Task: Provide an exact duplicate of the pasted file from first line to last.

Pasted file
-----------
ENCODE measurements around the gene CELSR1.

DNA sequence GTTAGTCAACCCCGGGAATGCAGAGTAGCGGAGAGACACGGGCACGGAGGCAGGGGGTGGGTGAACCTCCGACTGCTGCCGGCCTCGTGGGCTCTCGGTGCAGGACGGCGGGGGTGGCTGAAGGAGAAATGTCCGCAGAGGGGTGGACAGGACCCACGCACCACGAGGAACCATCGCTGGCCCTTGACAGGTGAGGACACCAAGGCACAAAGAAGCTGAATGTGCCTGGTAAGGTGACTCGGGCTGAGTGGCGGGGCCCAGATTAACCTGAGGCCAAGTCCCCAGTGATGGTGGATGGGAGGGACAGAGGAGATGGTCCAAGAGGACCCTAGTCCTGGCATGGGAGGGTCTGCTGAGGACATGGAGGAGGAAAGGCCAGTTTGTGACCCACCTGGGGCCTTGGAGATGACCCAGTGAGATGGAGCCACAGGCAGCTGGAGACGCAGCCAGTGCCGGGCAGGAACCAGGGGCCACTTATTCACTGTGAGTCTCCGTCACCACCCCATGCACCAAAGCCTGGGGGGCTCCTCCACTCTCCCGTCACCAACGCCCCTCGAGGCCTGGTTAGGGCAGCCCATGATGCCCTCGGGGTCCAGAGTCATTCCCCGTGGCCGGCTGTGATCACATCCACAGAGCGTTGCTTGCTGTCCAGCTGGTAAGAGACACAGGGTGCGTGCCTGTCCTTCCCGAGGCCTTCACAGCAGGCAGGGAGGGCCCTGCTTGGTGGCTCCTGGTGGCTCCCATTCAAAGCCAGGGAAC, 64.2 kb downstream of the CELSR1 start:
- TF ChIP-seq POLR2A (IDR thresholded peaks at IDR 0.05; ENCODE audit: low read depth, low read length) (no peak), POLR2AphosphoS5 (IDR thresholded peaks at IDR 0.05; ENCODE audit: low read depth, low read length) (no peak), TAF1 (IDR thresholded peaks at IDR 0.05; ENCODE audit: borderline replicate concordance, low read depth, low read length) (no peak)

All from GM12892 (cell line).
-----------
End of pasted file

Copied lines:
ENCODE measurements around the gene CELSR1.

DNA sequence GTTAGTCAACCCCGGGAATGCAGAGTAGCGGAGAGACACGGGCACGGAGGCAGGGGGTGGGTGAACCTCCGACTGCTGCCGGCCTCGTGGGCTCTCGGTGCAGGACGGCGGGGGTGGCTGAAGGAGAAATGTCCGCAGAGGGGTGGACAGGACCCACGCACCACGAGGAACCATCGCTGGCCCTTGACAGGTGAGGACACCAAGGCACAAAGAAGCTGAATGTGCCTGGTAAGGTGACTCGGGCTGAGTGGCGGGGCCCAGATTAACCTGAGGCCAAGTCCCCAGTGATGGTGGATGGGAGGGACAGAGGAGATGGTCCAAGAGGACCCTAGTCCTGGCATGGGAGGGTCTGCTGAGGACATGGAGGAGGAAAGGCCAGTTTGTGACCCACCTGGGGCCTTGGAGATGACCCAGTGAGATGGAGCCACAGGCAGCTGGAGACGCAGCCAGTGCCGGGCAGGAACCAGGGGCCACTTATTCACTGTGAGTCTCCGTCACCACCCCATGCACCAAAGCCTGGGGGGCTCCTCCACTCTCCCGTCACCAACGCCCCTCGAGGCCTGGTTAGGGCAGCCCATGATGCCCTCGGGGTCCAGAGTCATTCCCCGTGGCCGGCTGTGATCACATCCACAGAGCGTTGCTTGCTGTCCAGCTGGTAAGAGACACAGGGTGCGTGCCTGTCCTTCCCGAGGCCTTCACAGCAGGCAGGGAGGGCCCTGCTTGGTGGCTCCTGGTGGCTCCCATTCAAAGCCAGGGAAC, 64.2 kb downstream of the CELSR1 start:
- TF ChIP-seq POLR2A (IDR thresholded peaks at IDR 0.05; ENCODE audit: low read depth, low read length) (no peak), POLR2AphosphoS5 (IDR thresholded peaks at IDR 0.05; ENCODE audit: low read depth, low read length) (no peak), TAF1 (IDR thresholded peaks at IDR 0.05; ENCODE audit: borderline replicate concordance, low read depth, low read length) (no peak)

All from GM12892 (cell line).